Top Shop Layout Tricks To Boost Your Sales
by Anne Haimes of AH Interiors
Major retailers have long known that the layout of a store can seriously affect sales. By creating an environment which appeals to customers on a subconscious level, shop owners can persuade people to spend more money in-store. Since the economic downturn, this has become even more important, with shops pulling out all the stops in an attempt to boost sales and stay afloat.
Traditionally, small business owners have been less concerned with shop layout, leaving these tactics to big-name brands. However, even the smallest of stores can benefit from a carefully thought-out store plan. Here are some tips which could increase your sales:
1. Make the changing rooms difficult to find.
By the time your customer has an armful of clothes to try on, they’re fairly committed to shopping in your store – so an out-of-the-way changing room is unlikely to make them walk out. Placing the changing rooms in a quiet corner forces customers to walk through the rest of the shop, passing other clothing displays and potentially picking up more items to try on.
2. Think about your shelves.
Positioning is important – research has shown that many shoppers only look at eye-level items. Make sure the products with the largest profit margin are placed at eye height on your shelves.
3. Don’t place shelves and clothing racks immediately inside the door.
The entrance is the most stressful part of a shop’s environment, and customers rarely make purchasing decisions here. It’s best to create a 15ft ‘decompression zone’ around the door, allowing shoppers to de-stress and acclimatize to the store’s interior.
4. Harness the power of visual.
Supermarkets have visual standards for their fresh produce, rejecting all but the most perfectly formed fruit and vegetables. This is for a reason – customers buy with their eyes, and visual appeal is a powerful tool of persuasion. However you choose to display your wares, make sure everything looks eye-catching and appealing – and always keep your store spotlessly clean.
5. Take care with your windows.
These serve as an advertisement for your store, and an attractive window display alone can persuade people to step inside. Seek inspiration in the window displays of high street stores – an effective display is simple, stylish, and flawless. Clutter should be avoided at all costs, and you should always cover your windows when redressing them.
6. Invest in some speakers.
Music can have a surprisingly strong effect on customers. If your clientele are more mature, calm music could create a relaxing, welcoming atmosphere – think Debenhams or Marks & Spencer. Louder, faster music can be used to spur younger customers on to make buying decisions – Hollister and SuperDry use this tactic.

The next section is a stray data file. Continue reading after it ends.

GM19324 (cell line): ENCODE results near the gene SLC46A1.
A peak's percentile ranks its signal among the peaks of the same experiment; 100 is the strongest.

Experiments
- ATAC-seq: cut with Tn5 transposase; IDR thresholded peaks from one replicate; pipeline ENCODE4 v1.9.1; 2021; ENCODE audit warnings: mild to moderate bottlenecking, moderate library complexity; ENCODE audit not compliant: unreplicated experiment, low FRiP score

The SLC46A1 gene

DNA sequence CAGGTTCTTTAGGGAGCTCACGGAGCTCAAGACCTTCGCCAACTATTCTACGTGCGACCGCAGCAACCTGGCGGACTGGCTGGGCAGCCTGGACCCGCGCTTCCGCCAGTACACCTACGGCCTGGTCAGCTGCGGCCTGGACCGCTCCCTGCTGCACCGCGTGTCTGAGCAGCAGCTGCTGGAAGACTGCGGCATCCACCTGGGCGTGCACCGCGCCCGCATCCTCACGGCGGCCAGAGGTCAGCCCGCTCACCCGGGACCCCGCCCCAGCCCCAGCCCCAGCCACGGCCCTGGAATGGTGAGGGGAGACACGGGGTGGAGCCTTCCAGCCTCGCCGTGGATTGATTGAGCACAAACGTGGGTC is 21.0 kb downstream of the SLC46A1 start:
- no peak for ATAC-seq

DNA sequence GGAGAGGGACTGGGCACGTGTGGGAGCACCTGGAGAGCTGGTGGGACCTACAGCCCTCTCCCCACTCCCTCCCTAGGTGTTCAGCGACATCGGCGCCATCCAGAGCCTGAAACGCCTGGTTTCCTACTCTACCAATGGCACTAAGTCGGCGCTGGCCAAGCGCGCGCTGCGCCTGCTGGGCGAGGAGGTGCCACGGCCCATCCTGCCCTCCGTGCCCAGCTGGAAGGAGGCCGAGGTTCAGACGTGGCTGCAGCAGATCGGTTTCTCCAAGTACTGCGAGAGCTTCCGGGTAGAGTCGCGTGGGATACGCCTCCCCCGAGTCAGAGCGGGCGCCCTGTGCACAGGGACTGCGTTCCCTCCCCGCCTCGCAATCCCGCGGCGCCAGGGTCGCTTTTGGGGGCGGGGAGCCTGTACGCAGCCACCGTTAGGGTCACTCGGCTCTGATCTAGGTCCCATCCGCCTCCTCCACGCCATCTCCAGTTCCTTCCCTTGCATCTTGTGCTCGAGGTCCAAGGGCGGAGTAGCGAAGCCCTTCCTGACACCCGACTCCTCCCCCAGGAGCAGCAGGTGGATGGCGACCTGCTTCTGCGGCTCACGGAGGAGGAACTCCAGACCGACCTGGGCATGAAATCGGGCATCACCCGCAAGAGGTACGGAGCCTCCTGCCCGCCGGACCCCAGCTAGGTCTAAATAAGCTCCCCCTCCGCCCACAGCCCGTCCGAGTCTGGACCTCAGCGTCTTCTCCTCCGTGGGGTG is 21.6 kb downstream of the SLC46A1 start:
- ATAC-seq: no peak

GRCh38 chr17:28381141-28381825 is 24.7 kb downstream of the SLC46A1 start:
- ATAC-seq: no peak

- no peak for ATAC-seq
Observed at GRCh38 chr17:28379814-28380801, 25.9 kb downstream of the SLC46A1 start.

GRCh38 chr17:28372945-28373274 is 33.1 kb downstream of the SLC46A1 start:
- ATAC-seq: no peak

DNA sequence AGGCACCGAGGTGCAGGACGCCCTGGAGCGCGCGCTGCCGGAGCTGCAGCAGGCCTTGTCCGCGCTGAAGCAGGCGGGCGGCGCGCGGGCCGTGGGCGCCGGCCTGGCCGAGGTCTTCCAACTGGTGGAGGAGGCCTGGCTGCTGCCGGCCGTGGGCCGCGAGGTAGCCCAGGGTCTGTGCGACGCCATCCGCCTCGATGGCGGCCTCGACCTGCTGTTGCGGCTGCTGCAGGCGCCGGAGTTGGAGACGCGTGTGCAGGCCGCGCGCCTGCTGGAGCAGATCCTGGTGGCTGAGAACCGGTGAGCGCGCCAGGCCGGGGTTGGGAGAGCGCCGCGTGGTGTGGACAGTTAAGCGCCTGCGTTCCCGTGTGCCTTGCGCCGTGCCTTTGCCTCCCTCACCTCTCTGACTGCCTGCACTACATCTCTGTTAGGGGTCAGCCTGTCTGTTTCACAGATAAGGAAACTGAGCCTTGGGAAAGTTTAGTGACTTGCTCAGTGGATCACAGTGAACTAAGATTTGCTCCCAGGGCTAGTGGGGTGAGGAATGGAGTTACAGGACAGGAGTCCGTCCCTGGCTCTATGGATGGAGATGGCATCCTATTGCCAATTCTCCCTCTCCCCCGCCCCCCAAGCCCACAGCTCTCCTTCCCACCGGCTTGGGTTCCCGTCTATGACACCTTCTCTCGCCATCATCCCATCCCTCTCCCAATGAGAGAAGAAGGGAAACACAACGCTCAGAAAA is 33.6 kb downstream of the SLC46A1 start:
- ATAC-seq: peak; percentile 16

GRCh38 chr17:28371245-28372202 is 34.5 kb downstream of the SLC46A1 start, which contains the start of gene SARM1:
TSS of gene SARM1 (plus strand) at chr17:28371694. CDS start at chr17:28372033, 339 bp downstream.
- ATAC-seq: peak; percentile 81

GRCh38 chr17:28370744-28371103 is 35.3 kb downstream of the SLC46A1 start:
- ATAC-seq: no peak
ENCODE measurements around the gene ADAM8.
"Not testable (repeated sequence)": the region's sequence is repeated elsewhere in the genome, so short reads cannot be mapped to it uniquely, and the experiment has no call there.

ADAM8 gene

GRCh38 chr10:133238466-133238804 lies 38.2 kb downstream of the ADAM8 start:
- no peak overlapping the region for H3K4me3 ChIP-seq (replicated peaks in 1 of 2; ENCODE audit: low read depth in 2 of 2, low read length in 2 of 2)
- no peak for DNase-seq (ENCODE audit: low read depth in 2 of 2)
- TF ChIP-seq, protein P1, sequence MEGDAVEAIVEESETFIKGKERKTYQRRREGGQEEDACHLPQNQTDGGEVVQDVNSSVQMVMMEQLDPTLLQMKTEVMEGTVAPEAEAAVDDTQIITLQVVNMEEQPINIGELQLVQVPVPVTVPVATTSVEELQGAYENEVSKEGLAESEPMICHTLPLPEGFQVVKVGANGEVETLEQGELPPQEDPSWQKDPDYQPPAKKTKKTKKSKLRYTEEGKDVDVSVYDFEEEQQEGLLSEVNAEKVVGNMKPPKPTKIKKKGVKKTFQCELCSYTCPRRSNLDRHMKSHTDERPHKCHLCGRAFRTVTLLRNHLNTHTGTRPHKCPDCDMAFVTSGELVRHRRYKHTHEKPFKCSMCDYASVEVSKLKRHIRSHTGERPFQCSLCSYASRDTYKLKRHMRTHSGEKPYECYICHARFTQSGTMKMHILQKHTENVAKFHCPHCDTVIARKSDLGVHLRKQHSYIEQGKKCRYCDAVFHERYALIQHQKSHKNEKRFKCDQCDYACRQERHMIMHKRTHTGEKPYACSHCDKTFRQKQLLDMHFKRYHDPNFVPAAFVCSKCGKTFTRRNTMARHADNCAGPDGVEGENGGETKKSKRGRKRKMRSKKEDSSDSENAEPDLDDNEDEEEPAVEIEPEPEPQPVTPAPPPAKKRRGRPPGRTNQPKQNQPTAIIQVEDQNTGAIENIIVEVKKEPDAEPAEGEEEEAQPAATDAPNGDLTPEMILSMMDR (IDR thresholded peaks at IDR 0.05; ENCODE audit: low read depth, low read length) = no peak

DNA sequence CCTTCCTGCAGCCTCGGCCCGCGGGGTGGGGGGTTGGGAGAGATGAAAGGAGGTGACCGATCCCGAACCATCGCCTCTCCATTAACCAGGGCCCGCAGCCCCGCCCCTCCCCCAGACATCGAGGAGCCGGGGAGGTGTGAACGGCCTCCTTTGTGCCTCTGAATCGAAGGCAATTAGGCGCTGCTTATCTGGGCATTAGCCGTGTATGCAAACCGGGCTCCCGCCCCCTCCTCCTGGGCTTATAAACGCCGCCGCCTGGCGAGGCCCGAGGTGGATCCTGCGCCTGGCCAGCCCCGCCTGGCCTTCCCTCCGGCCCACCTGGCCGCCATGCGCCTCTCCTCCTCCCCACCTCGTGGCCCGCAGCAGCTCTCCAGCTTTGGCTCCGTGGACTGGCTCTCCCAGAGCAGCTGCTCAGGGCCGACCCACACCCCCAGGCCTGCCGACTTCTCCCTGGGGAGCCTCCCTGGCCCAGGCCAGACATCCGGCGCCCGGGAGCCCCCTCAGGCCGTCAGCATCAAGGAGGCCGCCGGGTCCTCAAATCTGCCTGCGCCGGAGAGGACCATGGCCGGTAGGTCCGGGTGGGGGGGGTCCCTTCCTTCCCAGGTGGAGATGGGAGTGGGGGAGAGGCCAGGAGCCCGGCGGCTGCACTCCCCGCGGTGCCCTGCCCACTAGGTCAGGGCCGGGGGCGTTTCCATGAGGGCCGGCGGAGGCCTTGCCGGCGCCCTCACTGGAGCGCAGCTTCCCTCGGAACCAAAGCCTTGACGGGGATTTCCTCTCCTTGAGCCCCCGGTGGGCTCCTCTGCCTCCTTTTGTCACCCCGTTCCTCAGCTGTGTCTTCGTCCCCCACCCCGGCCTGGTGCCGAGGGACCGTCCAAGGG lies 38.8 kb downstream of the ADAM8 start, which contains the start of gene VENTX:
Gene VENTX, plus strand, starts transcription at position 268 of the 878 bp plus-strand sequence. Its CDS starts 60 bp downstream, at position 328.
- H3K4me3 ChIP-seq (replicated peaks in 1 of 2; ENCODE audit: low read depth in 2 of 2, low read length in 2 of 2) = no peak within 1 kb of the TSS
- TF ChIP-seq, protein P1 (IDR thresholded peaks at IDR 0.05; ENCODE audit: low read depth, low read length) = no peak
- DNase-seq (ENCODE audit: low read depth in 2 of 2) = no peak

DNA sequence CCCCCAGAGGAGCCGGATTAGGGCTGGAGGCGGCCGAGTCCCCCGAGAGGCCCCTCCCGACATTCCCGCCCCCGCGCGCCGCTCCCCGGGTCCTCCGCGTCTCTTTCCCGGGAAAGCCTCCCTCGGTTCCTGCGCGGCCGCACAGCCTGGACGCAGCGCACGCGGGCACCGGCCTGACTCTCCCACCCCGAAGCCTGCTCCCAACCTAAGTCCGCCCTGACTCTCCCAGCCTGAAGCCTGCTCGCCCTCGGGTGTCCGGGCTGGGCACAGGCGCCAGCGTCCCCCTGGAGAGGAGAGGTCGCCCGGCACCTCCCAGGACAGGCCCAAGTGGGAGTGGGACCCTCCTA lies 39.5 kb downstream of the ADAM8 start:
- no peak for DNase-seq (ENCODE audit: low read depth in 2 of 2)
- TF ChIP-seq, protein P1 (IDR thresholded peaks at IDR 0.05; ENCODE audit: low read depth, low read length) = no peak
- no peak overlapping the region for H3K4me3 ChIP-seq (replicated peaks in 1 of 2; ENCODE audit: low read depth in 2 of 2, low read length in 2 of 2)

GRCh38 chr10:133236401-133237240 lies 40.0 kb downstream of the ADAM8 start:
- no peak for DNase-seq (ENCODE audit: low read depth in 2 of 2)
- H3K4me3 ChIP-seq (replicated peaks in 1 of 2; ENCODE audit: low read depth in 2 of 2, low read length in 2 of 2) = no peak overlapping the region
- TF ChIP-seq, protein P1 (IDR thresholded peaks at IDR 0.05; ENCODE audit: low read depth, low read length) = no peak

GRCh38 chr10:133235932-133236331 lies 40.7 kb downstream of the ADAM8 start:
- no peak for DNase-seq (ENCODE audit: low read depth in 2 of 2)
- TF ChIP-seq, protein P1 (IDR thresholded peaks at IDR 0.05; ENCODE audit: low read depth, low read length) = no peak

7. If a product engages several of a customer’s senses at once, they’re more likely to make a purchase.
Many major supermarkets use their in-store bakeries to entice customers with the smell of freshly baked bread – if you sell food, make smell part of your arsenal. Clothing stores can appeal to customers on a tactile level – laying clothes out on tables will encourage your customers to touch them.
8. Be exclusive.
Rather than having a cluttered shop floor, consider introducing minimalist displays, and increasing the amount of floor space. Having a few items on display – one shoe on a plinth, for example – creates an air of exclusivity, and can persuade customers to make a purchase. Take inspiration from brands such as ultra-minimalist Apple – their stores are radically different from other computer companies.
Trial and error is the best way to develop your store’s optimum layout – make one change at a time, before analysing the effect it has on sales. Some small business owners believe that influencing customers through shop layout is difficult and expensive. However, this isn’t the case – many of the above suggestions can be carried out on a tight budget.
Anne Haimes of AH Interiors is an interior designer based in Henley-on-Thames, England. She has over 20 years’ experience designing both client homes and her own popular retail shop.
This is an article contributed to Young Upstarts and published or republished here with permission. All rights of this work belong to the authors named in the article above.